And finally (phew!), another true fact but a slightly embarrassing one – although pertinent since I have been to France twice in the last week. My name, Colin (a diminutive of Nicholas supposedly), is also a French word. It means hake! My old proper job was quite international and my French colleagues were always polite enough to not mention this, let alone titter when I was introduced. They would just stand there silently opening and closing their mouth, I assume because they were astonished at meeting someone named after a fish.
I had no time to do a mid-week post this week because I was packed off on my longest driving job yet. Aston Martin needed some specialist equipment taking to Le Mans for the famous 24 hour race this weekend so, on Tuesday I picked up a hire van and trundled over to the Aston Martin factory in Gaydon, Warwickshire.
Upon arriving at Aston Martin’s VIP Reception (where else?), I had to sign a secrecy agreement at security before being allowed into Fortress Aston Martin. So, what was this specialist equipment that warranted such measures? I probably shouldn’t say, but here goes ….. parasols, chairs, bedding, tableware (mostly IKEA – aargh!), candles, framed photos, a gazebo and a portable bar!! Crucial to the team’s efforts at the forthcoming endurance race. Aston Martin rent a gîte near the famous Circuit de la Sarthe every year in order to entertain guests. I have good reason to believe that these guests may have included a well-known celebrity baker (and part-time racing driver who has competed at Le Mans in an Aston Martin in the past).
Having loaded up this vital gear on to the van, I set off on my epic journey. Fortunately, the van (a very long Peugeot Boxer) had air conditioning, sat nav, cruise control and an adjustable lumber support. What could be better for a long journey?
By coincidence, I had some appropriate reading material for the trip because I’m part way through Harry Potter et l’Ordre du Phénix. I’m sure even non-linguists can work out what that is in English. A few months ago, I set myself the challenge of re-reading the Harry Potter books in French – I’m on the fifth book and thoroughly enjoying it. It does help that I have read them all in English and seen the films (albeit a long time ago)! The odd thing with the French versions is that some of the names have been changed. For instance, Hogwarts is “Poudlard”, Muggles are “Moldus” and the tragic Professor Snape has been renamed “Professeur Rogue”. I have learnt some new vocabulary which I am sure will come in useful on a trip to France one day (but not this week). So, for example, should I ever see un loup-garou (werewolf) and une licorne (unicorn) racing each other down the autoroute on their Nimbus 2000s, I will be able to report it to the local gendarmes with confidence that they will understand. Amusingly (to me anyway), the French for magic wand is “la baguette magique”. Now this just conjures(!) up an image, doesn’t it? Harry, Ron and Hermione doing battle with Lord Voldemort brandishing French loaves of bread, the intrepid young wizards trying to turn He Who Must Not Be Named into French toast and vice-versa. Out of interest, I looked up the Italian and German for magic wand: la ciabatta magica and der magische Pumpernickel.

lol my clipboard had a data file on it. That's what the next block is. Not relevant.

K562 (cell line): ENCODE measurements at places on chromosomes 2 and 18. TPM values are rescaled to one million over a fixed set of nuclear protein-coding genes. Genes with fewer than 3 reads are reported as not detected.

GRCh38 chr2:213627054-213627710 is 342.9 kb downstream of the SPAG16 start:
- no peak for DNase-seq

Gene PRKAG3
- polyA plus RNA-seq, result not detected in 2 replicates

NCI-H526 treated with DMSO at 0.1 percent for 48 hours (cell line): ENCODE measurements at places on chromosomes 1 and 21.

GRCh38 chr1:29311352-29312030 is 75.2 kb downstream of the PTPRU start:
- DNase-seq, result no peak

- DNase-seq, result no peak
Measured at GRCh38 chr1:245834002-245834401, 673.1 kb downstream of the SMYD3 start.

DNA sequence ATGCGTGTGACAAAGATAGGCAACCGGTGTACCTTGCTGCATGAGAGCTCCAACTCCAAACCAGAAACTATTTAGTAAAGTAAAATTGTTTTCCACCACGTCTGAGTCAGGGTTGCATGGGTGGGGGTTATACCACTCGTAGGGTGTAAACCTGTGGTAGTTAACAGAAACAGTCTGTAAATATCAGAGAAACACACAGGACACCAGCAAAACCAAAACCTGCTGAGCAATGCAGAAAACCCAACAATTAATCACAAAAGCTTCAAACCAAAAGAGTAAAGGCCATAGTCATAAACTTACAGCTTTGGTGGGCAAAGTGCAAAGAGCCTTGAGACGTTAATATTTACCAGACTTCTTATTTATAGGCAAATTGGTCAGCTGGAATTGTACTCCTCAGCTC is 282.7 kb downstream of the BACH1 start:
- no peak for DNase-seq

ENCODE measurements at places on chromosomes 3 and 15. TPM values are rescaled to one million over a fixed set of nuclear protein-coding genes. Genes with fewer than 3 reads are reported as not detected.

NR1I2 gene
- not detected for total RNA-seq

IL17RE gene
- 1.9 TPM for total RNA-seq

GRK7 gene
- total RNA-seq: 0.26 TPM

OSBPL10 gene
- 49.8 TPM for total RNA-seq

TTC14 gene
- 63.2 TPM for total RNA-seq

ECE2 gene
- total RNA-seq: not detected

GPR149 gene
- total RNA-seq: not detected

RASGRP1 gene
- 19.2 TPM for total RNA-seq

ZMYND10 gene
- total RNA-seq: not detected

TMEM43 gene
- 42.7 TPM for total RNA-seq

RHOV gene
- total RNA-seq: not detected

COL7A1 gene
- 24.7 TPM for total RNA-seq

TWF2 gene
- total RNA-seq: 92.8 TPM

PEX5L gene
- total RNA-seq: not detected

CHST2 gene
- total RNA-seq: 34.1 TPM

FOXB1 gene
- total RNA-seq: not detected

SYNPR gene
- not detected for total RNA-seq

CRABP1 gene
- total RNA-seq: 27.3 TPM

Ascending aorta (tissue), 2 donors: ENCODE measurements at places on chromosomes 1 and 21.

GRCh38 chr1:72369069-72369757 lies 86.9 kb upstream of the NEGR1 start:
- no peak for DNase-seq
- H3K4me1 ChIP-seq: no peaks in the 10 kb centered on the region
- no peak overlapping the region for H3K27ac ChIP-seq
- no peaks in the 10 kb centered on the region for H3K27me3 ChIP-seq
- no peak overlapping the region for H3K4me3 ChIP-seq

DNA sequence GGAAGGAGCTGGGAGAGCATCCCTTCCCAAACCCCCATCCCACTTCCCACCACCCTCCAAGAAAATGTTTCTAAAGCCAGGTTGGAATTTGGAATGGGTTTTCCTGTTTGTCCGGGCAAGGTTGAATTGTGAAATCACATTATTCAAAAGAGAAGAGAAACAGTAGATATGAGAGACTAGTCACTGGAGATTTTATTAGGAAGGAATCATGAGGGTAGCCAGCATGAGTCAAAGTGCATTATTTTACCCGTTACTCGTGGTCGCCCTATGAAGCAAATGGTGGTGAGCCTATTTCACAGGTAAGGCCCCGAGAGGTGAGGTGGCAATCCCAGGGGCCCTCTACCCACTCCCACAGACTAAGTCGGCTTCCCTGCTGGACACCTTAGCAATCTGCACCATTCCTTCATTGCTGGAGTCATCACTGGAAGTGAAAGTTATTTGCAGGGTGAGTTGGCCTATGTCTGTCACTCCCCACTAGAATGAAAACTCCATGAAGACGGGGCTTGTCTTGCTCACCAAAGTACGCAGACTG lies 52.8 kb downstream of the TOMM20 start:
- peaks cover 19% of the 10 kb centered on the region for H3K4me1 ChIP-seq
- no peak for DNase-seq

Enchanted with the idea that French bread has magical properties, I thought about going into a boulangerie and buying my own magic baguette. Then if the van broke down, a quick REPARO! would solve that problem. If I encountered any officious gendarmes or customs officers, they could be transfigured into frogs (what else?!). And best of all: middle lane hoggers – EXPULSO! and they would be blown out of the way. In the end I decided not to because I wasn’t sure if I could claim for a magic baguette on my expenses.
Talking off middle lane hoggers…. there weren’t any! Mainly because most French motorways don’t have a middle lane (what an obvious solution). They are however a delight to drive on. I left Calais early on Wednesday morning after a night in a hotel and absolutely breezed down to Le Mans without any traffic problems whatsoever – about 280 miles with a couple of short stops. There was hardly any traffic on the autoroutes and they have decent, smooth surfaces – not like some of our lumpy, bumpy, noisy concrete excuses in the U.K. But all this does come at a price. In tolls, it cost me EUR 58 each way between Calais and Le Mans.
Apart from a drive through Rouen, it was autoroute all the way to Le Mans. And unlike UK motorways where you often have an enclosed feeling, driving between two embankments, French autoroutes generally have a more open aspect allowing you sweeping views across the landscape. Another feature of the autoroutes which I like are the frequent large brown signs depicting features of the town or area that you are passing. Add to all this, two or three spectacular viaducts and all in all it was pretty good as motorway journeys go.